Travel Alerts

The US State Department has just issued the following notification: Level 3: Reconsider travel to Russia due to terrorism and harassment.
Do not travel to:

  • The north Caucasus, including Chechnya and Mount Elbrus, due to civil unrest and terrorism.
  • Crimea due to foreign occupation and abuses by occupying authorities

Terrorist groups continue plotting possible attacks in Russia. Terrorists may attack with little or no warning, targeting tourist locations, transportation hubs, markets/shopping malls, and local government facilities. Bomb threats against public venues are common.

The 2018 FIFA World Cup games will be held in Moscow, St. Petersburg, Kazan, Sochi, Volgograd, Yekaterinburg, Kaliningrad, Nizhny Novgorod, Rostov-on-Don, Samara, and Saransk, Russia, from June 14 to July 15, 2018. Large-scale international events such as the World Cup present an attractive target for terrorists. Although security for the World Cup will be extensive, terrorists may seek to attack event locations such as stadiums and Fan Fest viewing areas, tourist sites, transportation hubs, and other public venues. Travelers should expect increased police presence and enhanced security measures in and around the World Cup venues. Full information about the World Cup games for U.S. citizen visitors is available on our website.

U.S. citizens are often victims of harassment, mistreatment, and extortion by law-enforcement and other officials. U.S. consular assistance to detained individuals is often unreasonably delayed by Russian officials. Russia also enforces special restrictions on dual U.S.-Russian nationals. Due to the Russian government-imposed reduction on U.S. diplomatic personnel in Russia, the U.S. government has reduced ability to provide services to U.S. citizens.

The CDC has issued the Travel Alerts for the following countries:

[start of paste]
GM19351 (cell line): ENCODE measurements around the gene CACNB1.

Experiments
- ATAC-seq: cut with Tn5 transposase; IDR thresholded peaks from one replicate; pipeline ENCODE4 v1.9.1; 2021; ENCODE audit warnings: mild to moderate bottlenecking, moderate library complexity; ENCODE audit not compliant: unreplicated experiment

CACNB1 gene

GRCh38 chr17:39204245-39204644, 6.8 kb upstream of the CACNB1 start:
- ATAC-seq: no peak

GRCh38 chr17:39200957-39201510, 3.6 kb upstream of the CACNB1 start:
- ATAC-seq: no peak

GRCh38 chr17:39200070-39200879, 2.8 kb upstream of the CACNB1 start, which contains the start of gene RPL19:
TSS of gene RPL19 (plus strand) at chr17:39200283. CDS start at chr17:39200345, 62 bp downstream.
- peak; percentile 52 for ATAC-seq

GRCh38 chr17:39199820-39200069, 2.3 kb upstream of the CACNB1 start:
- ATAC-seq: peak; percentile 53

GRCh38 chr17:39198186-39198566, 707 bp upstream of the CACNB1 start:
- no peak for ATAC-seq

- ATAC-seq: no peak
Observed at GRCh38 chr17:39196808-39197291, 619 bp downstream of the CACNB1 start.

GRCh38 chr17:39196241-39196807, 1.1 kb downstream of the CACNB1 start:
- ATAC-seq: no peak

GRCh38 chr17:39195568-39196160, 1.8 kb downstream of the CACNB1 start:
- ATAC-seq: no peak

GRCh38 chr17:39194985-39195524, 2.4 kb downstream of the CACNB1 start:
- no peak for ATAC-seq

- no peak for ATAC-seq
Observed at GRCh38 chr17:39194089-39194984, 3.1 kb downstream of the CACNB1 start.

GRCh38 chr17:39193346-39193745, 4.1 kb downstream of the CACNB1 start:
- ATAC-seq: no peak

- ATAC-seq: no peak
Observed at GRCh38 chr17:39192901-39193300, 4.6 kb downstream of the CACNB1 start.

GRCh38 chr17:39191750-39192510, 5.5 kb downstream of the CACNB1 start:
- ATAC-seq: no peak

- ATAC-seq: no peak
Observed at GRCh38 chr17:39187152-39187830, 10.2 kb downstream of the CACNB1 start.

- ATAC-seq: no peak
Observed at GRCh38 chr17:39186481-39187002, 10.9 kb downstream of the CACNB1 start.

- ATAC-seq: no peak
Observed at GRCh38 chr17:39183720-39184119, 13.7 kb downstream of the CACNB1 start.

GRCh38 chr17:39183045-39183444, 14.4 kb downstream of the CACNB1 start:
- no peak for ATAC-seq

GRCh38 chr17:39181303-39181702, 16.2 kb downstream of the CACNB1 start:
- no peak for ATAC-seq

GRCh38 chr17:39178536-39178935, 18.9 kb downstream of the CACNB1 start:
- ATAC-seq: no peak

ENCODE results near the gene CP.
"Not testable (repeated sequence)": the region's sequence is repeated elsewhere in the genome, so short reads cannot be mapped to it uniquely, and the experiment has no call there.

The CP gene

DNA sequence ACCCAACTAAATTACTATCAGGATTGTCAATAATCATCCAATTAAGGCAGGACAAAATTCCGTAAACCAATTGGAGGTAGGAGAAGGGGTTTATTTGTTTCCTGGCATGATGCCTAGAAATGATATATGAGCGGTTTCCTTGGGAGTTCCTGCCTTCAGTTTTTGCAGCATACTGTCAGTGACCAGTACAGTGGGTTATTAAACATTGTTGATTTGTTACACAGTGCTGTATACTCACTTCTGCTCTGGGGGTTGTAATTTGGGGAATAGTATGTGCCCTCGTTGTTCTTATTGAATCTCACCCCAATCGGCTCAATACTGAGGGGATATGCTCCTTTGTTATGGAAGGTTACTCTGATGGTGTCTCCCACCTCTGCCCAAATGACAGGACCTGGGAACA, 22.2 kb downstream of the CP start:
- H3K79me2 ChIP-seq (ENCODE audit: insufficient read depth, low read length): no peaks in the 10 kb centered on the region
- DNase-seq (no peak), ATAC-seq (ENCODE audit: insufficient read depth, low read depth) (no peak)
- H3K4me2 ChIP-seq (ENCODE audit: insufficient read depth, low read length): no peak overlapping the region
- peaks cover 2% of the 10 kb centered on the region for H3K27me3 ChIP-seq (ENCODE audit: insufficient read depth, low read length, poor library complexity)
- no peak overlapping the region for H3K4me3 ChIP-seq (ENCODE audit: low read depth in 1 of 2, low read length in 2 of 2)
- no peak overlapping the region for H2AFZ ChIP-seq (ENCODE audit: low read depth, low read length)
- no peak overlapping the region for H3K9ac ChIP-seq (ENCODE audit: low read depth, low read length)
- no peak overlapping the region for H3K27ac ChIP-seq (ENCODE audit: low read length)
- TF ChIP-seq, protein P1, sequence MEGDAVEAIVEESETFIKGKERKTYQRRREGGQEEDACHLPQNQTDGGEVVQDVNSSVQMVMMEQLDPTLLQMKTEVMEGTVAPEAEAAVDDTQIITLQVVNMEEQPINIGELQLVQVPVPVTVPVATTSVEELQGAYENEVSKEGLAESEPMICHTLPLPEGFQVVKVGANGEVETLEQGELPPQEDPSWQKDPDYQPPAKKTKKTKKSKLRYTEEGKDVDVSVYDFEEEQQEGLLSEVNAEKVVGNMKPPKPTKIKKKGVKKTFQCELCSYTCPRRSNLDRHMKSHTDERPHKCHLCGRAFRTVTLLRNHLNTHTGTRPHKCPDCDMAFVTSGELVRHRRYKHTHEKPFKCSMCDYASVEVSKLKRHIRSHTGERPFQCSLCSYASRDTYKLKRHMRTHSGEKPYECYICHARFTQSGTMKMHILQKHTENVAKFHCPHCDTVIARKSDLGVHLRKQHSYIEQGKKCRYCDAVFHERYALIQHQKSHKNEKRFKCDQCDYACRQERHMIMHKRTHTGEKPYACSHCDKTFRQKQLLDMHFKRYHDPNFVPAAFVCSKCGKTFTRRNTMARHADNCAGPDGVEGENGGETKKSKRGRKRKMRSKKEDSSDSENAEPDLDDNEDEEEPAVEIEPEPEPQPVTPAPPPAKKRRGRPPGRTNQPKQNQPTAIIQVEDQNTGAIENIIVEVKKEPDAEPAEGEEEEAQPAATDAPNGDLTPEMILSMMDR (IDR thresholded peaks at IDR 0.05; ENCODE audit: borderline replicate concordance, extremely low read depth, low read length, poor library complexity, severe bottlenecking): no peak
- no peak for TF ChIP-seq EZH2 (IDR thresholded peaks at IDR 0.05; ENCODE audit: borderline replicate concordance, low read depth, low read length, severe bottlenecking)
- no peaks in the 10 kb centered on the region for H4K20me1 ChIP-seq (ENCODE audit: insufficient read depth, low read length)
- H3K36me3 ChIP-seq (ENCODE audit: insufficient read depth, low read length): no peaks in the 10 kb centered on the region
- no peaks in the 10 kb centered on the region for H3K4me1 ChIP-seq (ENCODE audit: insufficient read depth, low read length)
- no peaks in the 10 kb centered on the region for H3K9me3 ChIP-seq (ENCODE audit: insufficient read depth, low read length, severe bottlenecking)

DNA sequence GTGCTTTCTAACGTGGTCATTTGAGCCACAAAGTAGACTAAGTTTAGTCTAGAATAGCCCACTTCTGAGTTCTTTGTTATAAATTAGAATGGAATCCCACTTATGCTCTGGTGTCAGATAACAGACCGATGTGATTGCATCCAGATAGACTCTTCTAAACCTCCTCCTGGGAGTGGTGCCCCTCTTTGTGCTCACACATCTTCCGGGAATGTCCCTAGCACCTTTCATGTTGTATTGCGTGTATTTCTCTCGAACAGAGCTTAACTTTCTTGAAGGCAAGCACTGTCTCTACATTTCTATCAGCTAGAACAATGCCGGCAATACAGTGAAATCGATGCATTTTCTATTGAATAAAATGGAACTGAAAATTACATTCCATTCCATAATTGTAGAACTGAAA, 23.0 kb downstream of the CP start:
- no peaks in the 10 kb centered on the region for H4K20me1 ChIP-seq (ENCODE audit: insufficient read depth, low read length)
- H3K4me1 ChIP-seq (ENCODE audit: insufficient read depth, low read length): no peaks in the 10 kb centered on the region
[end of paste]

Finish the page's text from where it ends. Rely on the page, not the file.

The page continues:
Pakistan: Typhoid

Peru: Zika Virus

Brazil: Yellow Fever

Madagascar: Plague

The Bahamas: Zika Virus

Aruba: Zika Virus

Cuba: Zika Virus

Costa Rica: Malaria

South Africa: Malaria & Listeriosis

Venezuela:  Health Infrastructure Breakdown in Venezuela( The CDC recommends that travelers avoid all nonessential travel to Venezuela. The country is experiencing outbreaks of infectious diseases (Measles, Diphtheria, and Malaria) and adequate health care is currently not available in most of the country.

The CDC has issued Measles Alerts in the following countries: France, Italy, Greece, Serbia, Philippines, Democratic Republic of the Congo, Romania, Indonesia, England and Ukraine.

The World Health Organization has announced that there are now 14 confirmed cases of Ebola (although the total number of cases has reached 45)  in the Democratic Republic of the Congo. There has also been one death. More than 4,000 doses of the new experiemental Ebola vaccine have arrived in Congo this week, with more on the way. One challenge will be keeping the vaccine cold in a region with poor infrastructure and patchy electricity.

Words of Wisdom from Your Travel Medicine Specialist

Coming soon


Questions and Answers

 How long before my trip should I schedule my appointment with your travel medicine specialist?

You should try to schedule your appointment 4-6 weeks before your travel date. If vaccinations are required, you need to give your body time to develop the necessary immunity.

Please submit your questions through our mailbox:

The Country of the Month

Trip of a Lifetime: The Galapagos Islands.

This is the one place on the earth, where you are actually able to observe wildlife in their natural habitat (while they are observing you). They have no fear of man. They have never been hunted. The wildlife is as curious about you, as you are about them. Now, they live in a National Park regulated by Ecuador. Once you visit the Galapagos, you will leave a changed person. Conservationists have made great strides eradicating species brought onto the Galapagos and supporting the proliferation of the endemic species.  Everyone who goes to the Galapagos has the opportunity to plant Scalesia Trees as your legacy ( The endemic wildlife depend on the Scalesia trees for shelter and food. It is an incredible feeling to plant something that will shelter and feed the wildlife to centuries to come.

     When to Go: